Participants randomly assigned to the carbamazepine monotherapy treatment in the double-blind phase began the open-label treatment phase with olanzapine at a dosage of 10 mg/day and carbamazepine at the last dose tolerated during the double-blind phase. Individuals randomly assigned to the olanzapine plus carbamazepine group in the double-blind phase continued taking the last tolerated dose in the open-label phase. Dose adjustments occurred as judged by the investigator, based on perceived therapeutic need/benefit and as tolerated by the individual.
Participants were permitted use of a limited dose of benzodiazepines (lorazepam ⩽2 mg/day or equivalents), anticholinergics (benzatropine mesilate or biperiden ⩽6 mg/day), and chronic thyroid supplement therapy if they were on a stable dose of the medication for at least 60 days before randomisation.
Investigators assessed adherence to the study drug regimen at each visit, by direct questioning and by counting returned study drug.
Efficacy: double-blind phase
The severity of manic symptoms was assessed with the YMRS12 (primary efficacy variable), the severity of depressive mood symptoms was assessed with the Montgomery–Åsberg Depression Rating Scale (MADRS),13 and the severity of illness was measured with the Clinical Global Impressions – Bipolar Version Severity of Illness Scale (CGI–BP).14 Both the MADRS and the CGI–BP were used as secondary efficacy measures. Additional secondary measures were the rate of response, remission and switch to depression. A symptomatic responder was defined as any person who demonstrated an improvement of ⩾50% in the YMRS total score from baseline to the last measurement value. A symptomatic remitter was defined as any person who achieved a total score ⩽12 on the YMRS at the last measurement value. Switch to depression was defined as a baseline MADRS total score ⩽ 12, followed by either a post-baseline MADRS total score ⩾16 during the 6 weeks of the double-blind treatment phase or hospitalisation due to deterioration in clinical symptoms of depression.
Efficacy: open-label phase
The maintenance of treatment effect (primary efficacy measure) was analysed using the YMRS total score change from baseline (week 6) to endpoint of the open-label treatment phase. Secondary efficacy measures included relapse into mania (defined as a person reaching remission of mania, as defined by a YMRS score ⩽12, by the endpoint of the double-blind phase and subsequently having a YMRS score ⩾15 at any time and/or becoming hospitalised due to deterioration in clinical symptoms of mania) and relapse into depression (defined as a baseline MADRS total score ⩽12, followed by either a post-baseline MADRS total score ⩾16 or hospitalisation due to deterioration in clinical symptoms of depression).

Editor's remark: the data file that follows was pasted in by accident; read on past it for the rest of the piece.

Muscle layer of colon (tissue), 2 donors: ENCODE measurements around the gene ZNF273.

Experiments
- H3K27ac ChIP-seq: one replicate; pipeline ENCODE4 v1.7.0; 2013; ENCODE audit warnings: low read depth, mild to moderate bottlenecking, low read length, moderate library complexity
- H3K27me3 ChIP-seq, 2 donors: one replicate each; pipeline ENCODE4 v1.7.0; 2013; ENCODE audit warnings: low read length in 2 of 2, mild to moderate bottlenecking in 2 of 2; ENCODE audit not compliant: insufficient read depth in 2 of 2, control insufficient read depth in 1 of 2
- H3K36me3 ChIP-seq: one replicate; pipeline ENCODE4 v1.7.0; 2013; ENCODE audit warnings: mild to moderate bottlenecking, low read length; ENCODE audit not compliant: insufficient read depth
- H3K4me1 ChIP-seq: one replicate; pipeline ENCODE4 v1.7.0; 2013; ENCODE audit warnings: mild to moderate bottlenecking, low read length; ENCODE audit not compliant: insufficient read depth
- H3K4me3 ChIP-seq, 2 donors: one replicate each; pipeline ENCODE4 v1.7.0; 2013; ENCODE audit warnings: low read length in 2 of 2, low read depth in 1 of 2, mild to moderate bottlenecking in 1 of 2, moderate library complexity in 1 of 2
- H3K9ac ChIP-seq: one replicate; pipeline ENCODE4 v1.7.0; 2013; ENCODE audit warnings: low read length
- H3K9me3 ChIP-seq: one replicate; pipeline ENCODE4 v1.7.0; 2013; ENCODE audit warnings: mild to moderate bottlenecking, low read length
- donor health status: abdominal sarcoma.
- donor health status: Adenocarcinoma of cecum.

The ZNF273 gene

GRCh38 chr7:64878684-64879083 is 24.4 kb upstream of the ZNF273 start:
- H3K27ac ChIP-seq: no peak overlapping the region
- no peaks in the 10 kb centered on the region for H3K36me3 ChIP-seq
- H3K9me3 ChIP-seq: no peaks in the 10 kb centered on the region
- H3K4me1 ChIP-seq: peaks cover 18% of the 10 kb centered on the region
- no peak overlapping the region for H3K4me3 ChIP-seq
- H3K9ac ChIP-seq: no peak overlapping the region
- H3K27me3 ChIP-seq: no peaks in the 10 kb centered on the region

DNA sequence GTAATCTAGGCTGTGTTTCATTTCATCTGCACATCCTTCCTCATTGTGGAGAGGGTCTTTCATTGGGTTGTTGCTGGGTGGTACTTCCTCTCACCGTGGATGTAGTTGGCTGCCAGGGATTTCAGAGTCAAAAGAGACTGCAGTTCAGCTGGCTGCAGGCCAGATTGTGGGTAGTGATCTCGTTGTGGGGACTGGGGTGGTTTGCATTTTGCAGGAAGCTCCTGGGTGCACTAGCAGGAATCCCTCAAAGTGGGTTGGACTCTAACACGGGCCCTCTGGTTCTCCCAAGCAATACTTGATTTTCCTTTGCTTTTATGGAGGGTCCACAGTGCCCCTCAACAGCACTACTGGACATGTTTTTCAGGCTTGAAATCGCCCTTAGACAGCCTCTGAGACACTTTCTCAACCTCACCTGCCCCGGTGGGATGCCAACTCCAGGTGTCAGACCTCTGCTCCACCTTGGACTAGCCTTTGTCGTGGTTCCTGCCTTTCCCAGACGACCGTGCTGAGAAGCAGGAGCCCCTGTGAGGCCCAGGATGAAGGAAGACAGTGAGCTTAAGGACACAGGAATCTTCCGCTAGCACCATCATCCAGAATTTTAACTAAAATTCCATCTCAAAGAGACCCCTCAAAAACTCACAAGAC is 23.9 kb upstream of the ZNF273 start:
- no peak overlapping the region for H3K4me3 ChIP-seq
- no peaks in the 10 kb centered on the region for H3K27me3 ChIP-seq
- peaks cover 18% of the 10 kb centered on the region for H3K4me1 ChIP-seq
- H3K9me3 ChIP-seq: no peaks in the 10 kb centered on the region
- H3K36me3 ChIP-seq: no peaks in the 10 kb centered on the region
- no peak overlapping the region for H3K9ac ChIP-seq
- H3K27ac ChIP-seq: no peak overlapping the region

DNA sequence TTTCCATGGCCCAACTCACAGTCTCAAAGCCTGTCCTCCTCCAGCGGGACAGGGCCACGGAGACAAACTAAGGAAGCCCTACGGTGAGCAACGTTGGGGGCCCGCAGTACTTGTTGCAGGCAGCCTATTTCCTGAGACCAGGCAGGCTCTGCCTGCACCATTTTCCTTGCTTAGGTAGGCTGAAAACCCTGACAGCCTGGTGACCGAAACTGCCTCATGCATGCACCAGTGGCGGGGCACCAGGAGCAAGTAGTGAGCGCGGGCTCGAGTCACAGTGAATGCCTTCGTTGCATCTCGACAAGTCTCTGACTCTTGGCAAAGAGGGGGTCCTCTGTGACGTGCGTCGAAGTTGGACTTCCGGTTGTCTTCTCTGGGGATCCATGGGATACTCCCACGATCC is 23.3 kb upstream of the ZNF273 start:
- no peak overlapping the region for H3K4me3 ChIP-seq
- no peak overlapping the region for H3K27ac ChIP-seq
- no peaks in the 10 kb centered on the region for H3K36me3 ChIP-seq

A venous blood sample was collected only during the double-blind phase (at weeks 4 and 6) to determine the plasma concentrations of olanzapine, carbamazepine and carbamazepine-10,11-epoxide. The steady-state plasma concentrations of olanzapine were measured in individuals treated with olanzapine plus carbamazepine. Participants took their dose of olanzapine and carbamazepine on the evening before the visit.
For both study phases, safety was monitored by assessing adverse events, laboratory values, electrocardiograms (ECGs), vital signs and extrapyramidal symptoms. The latter were measured with the Simpson–Angus Scale,15 the Barnes Akathisia Scale,16 and the Abnormal Involuntary Movement Scale.17 Clinical analysis of blood and urine samples was carried out by Covance Central Laboratory Services, Inc., using Covance reference ranges adjusted for gender and age. The criteria for clinically significant treatment-emergent changes in lipids and glucose were based on guidelines from the National Cholesterol Education Program18 and American Diabetes Association.19 Long-term metabolic data were obtained by evaluating participants who had received olanzapine plus carbamazepine for 26 weeks.
Data were analysed on an intent-to-treat basis. Approximately 120 adults were to be randomly assigned to the treatment groups in a 1:1 ratio. Sample size was estimated to provide more than 80% power to detect a difference of 5.6 in YMRS total reduction with a pooled s.d. of 10.
For the double-blind phase, an analysis-of-covariance (ANCOVA) model was used to evaluate the difference in continuous efficacy and tolerability measures (outcome) between the two treatment arms. The ANCOVA model included terms for investigator site, therapy and baseline measures of the specific outcome. A mixed-model repeated measures ANCOVA was used to analyse the change from baseline to each post-baseline visit in the YMRS and MADRS total scores, and included the terms for baseline measures of the YMRS/MADRS total score, visit, investigator site, therapy and therapy by visit in the model. The last-observation-carried-forward (LOCF) method was used to analyse mean changes from baseline to endpoint. The Cochran–Mantel–Haenszel2 χ 2-test adjusted for investigator site was used to test the proportion differences in the two treatment arms.
A post hoc subgroup analysis (ANCOVA) of the change from baseline to endpoint (LOCF) for the YMRS total score was performed comparing the responders and non-responders of the double-blind phase. In addition, the long-term metabolic analyses were completed post hoc.